Under the proposed EU Framework other DPAs would have the right to take part. The case highlighted the need for international co-operation, in particular with US and Canadian authorities. The new Regulation should recognise this international dimension. There must not be a "Fortress Europe" approach.
A principal contribution of EU data protection law was to give the user control over their data. One key conundrum was the extent to which terms and conditions can be offered on a "take it or leave it" basis. Another was how far the legitimate interest test could really extend.
Alessandro Acquisti of Carnegie Mellon University spoke about the economics of privacy.
He said that privacy was about transparency and control, but these were perhaps not enough to guarantee privacy. A lot depended on how the user was treated.
As an illustration he described how when you frame a problem you influence the solution. His team had gone to a mall outside Pittsburgh and offered people free VISA spending cards. One was a 10-dollar card whose utilisation by the user was not tracked. The other was a 12-dollar card whose use was tracked. Half the group were first offered a 10-dollar card and later told the 12-dollar card was available. The other half were offered the 12-dollar card first. The attitude people had to privacy seemed to depend on whether they were first offered a 10-dollar card or a 12-dollar card. One in two people given the 10 dollar card first did not want to trade up to the 12, but only 10% first offered the 12-dollar tracked card opted to trade down to the anonymous 10-dollar card.
Control can lead to paradoxical outcomes. Can more control lead to less privacy?
He had devised a questionnaire on ethical behaviour. Some questions asked about sensitive matters, others not. All respondents were told that answers to all questions were voluntary. However, half the respondents were in addition given a permission check box which they could fill in so that they could positively consent to release of data on certain answers. It seems that people given the check box option felt that they had more control, and as a consequence those respondents allowed more publication of their responses, particularly in relation to the more intrusive questions.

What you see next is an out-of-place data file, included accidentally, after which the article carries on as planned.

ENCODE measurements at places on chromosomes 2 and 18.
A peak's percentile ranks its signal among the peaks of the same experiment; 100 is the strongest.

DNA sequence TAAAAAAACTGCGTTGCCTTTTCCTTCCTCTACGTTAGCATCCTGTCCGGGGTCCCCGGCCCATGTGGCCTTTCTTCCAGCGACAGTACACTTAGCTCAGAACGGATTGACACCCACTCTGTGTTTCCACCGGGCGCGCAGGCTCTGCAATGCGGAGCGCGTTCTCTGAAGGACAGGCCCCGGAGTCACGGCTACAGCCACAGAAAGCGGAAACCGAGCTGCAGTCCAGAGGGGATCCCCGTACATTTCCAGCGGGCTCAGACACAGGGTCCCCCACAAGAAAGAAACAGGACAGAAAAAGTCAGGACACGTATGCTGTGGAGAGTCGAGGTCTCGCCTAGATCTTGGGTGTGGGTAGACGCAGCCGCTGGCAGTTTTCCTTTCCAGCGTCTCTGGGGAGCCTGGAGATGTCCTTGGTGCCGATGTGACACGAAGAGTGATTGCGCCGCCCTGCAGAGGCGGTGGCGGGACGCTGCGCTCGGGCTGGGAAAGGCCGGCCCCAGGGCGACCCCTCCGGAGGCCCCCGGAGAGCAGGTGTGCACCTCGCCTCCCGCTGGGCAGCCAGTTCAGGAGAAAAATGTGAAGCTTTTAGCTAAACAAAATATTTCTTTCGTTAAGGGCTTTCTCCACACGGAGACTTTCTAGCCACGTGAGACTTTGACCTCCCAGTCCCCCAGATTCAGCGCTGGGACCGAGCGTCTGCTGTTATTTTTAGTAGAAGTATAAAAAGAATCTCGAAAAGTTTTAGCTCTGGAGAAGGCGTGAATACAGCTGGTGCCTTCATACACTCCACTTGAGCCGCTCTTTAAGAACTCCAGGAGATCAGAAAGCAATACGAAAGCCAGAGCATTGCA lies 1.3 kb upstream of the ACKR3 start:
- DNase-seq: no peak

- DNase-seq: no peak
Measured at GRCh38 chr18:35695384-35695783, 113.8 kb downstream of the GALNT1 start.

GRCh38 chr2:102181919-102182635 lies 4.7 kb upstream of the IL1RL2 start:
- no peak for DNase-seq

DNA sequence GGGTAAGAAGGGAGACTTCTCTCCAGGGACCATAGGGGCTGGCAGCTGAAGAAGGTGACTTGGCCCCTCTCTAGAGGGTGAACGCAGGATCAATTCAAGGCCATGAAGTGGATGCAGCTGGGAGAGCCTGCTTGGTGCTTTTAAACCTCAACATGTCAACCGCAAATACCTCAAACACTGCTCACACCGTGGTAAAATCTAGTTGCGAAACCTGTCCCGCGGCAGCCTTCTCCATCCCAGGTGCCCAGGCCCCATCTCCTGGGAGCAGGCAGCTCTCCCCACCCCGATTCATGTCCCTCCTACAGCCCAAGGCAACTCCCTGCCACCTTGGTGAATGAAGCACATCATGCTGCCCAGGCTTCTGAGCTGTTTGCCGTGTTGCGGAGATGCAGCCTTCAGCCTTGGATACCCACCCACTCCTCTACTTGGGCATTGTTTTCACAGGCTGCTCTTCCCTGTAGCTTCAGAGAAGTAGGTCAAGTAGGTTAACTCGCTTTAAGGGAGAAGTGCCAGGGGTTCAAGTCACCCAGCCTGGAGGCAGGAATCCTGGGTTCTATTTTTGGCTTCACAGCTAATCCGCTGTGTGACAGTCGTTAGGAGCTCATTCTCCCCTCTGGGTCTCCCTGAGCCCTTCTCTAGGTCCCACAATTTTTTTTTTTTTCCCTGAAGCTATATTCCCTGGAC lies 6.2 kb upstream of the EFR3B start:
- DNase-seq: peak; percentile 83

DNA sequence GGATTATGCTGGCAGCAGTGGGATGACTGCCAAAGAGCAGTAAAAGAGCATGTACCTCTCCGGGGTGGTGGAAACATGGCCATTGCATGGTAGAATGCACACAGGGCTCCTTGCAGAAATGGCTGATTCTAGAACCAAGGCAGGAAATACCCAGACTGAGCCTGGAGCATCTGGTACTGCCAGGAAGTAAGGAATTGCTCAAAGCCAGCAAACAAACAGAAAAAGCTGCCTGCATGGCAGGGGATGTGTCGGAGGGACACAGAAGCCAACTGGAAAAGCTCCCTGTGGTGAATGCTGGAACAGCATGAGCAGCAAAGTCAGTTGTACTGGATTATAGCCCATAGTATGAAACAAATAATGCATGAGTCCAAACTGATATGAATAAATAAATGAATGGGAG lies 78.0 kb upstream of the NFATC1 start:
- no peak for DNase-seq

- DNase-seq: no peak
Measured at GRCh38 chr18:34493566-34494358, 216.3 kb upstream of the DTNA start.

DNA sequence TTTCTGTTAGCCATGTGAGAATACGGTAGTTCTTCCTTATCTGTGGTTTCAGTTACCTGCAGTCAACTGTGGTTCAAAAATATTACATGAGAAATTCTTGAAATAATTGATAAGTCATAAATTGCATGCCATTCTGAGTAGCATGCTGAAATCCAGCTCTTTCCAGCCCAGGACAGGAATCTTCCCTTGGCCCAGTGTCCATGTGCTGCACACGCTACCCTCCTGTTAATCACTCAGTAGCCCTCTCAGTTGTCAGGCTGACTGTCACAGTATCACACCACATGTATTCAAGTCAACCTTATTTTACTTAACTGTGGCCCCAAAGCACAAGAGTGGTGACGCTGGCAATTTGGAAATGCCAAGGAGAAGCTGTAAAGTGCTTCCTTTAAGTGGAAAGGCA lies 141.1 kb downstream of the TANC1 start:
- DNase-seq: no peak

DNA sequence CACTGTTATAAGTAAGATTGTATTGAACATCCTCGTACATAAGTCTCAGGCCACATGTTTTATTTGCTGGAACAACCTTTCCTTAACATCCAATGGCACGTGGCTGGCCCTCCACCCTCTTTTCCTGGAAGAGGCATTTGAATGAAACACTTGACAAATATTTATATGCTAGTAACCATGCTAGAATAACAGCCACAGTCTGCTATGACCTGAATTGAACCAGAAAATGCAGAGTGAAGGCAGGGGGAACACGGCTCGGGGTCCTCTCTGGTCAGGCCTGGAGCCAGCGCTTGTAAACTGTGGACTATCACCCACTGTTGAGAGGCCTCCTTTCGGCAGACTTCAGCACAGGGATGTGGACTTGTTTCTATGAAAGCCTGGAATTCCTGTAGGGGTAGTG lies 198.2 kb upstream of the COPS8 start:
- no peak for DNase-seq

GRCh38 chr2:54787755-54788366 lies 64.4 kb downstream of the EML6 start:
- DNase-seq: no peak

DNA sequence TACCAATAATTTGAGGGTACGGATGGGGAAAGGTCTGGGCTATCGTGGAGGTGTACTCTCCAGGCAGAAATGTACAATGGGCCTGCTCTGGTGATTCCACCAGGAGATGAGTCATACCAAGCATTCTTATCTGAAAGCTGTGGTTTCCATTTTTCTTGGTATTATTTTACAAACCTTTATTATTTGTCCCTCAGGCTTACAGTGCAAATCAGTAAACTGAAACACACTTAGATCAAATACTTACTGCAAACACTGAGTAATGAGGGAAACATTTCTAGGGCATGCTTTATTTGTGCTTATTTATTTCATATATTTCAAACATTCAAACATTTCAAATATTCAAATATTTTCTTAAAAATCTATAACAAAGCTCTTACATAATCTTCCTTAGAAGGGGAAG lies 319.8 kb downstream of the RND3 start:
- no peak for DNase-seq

There could be "sleights of privacy", as a conjuror may have a sleight of hand. As an example he cited a questionnaire given to students. Some students were told that only their fellow students would see their responses, while others were told that both students and faculty members would see them. There was a higher propensity to answer questions in the first group, as one would expect. However this difference vanished in the second group if there was a delay between notice and answer – even a delay of 10 seconds. The same happened if respondents were distracted by another question.
There was also the issue of pervasive influence, or biased judgments. He gave an example of tests carried out on respondents who were asked to consider information about a fictional character and conclude whether they liked him or not. The results showed that respondents valued a recent good deed, but ignored an old one. However they deprecated a bad deed, however long ago it might have been.
Technology now provided the ability to find out a great deal about people. He gave the example of how it was possible to identify someone from a photograph using facial recognition software and social network data, from which social security numbers and even credit scores could be derived. All of this was publicly available.
In conclusion he said that privacy was more about protection from control. Regulation was important, as there was so much opportunity for deception. Default settings were crucial. Privacy enhancing technologies were increasingly good, and if we could incentivise the deployment of PETs we would have our cake and eat it!